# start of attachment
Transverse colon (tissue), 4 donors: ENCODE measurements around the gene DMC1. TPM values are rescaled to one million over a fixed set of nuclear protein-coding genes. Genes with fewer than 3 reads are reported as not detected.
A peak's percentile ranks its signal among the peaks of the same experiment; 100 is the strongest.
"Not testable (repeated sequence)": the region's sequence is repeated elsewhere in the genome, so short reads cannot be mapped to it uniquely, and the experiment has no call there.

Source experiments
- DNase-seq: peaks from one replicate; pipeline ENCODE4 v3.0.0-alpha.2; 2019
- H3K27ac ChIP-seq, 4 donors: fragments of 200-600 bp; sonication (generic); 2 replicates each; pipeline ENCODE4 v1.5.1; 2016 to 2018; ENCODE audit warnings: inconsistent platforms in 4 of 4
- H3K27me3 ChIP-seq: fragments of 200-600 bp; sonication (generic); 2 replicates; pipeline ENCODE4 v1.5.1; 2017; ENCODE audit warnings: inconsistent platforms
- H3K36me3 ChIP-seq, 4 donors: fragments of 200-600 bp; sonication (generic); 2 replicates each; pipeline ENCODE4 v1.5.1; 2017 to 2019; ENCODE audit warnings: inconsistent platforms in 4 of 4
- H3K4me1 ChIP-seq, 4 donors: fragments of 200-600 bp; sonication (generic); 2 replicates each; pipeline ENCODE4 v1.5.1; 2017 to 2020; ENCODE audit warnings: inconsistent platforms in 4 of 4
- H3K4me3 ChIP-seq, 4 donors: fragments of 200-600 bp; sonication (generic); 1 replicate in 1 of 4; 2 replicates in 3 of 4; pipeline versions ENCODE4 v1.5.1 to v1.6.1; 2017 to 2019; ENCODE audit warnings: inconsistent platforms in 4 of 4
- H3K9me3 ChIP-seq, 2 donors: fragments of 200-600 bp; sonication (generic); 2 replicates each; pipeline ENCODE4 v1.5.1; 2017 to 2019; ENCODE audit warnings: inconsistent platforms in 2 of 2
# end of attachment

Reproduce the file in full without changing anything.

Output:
Transverse colon (tissue), 4 donors: ENCODE measurements around the gene DMC1. TPM values are rescaled to one million over a fixed set of nuclear protein-coding genes. Genes with fewer than 3 reads are reported as not detected.
A peak's percentile ranks its signal among the peaks of the same experiment; 100 is the strongest.
"Not testable (repeated sequence)": the region's sequence is repeated elsewhere in the genome, so short reads cannot be mapped to it uniquely, and the experiment has no call there.

Source experiments
- DNase-seq: peaks from one replicate; pipeline ENCODE4 v3.0.0-alpha.2; 2019
- H3K27ac ChIP-seq, 4 donors: fragments of 200-600 bp; sonication (generic); 2 replicates each; pipeline ENCODE4 v1.5.1; 2016 to 2018; ENCODE audit warnings: inconsistent platforms in 4 of 4
- H3K27me3 ChIP-seq: fragments of 200-600 bp; sonication (generic); 2 replicates; pipeline ENCODE4 v1.5.1; 2017; ENCODE audit warnings: inconsistent platforms
- H3K36me3 ChIP-seq, 4 donors: fragments of 200-600 bp; sonication (generic); 2 replicates each; pipeline ENCODE4 v1.5.1; 2017 to 2019; ENCODE audit warnings: inconsistent platforms in 4 of 4
- H3K4me1 ChIP-seq, 4 donors: fragments of 200-600 bp; sonication (generic); 2 replicates each; pipeline ENCODE4 v1.5.1; 2017 to 2020; ENCODE audit warnings: inconsistent platforms in 4 of 4
- H3K4me3 ChIP-seq, 4 donors: fragments of 200-600 bp; sonication (generic); 1 replicate in 1 of 4; 2 replicates in 3 of 4; pipeline versions ENCODE4 v1.5.1 to v1.6.1; 2017 to 2019; ENCODE audit warnings: inconsistent platforms in 4 of 4
- H3K9me3 ChIP-seq, 2 donors: fragments of 200-600 bp; sonication (generic); 2 replicates each; pipeline ENCODE4 v1.5.1; 2017 to 2019; ENCODE audit warnings: inconsistent platforms in 2 of 2